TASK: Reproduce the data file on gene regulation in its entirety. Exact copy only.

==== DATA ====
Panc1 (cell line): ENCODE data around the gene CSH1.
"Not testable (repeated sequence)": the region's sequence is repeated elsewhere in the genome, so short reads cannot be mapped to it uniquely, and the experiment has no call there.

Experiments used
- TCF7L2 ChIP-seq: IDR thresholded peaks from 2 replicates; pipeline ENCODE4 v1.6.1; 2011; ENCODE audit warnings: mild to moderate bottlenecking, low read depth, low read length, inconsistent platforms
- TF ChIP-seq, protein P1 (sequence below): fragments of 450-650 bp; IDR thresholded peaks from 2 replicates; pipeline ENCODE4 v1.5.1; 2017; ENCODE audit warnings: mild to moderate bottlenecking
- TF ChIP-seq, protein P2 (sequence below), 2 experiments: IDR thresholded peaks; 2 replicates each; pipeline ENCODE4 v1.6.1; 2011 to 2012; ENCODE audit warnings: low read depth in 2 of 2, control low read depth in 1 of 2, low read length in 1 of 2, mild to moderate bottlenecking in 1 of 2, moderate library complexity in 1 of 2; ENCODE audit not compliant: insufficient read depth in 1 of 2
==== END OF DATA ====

Panc1 (cell line): ENCODE data around the gene CSH1.
"Not testable (repeated sequence)": the region's sequence is repeated elsewhere in the genome, so short reads cannot be mapped to it uniquely, and the experiment has no call there.

Experiments used
- TCF7L2 ChIP-seq: IDR thresholded peaks from 2 replicates; pipeline ENCODE4 v1.6.1; 2011; ENCODE audit warnings: mild to moderate bottlenecking, low read depth, low read length, inconsistent platforms
- TF ChIP-seq, protein P1 (sequence below): fragments of 450-650 bp; IDR thresholded peaks from 2 replicates; pipeline ENCODE4 v1.5.1; 2017; ENCODE audit warnings: mild to moderate bottlenecking
- TF ChIP-seq, protein P2 (sequence below), 2 experiments: IDR thresholded peaks; 2 replicates each; pipeline ENCODE4 v1.6.1; 2011 to 2012; ENCODE audit warnings: low read depth in 2 of 2, control low read depth in 1 of 2, low read length in 1 of 2, mild to moderate bottlenecking in 1 of 2, moderate library complexity in 1 of 2; ENCODE audit not compliant: insufficient read depth in 1 of 2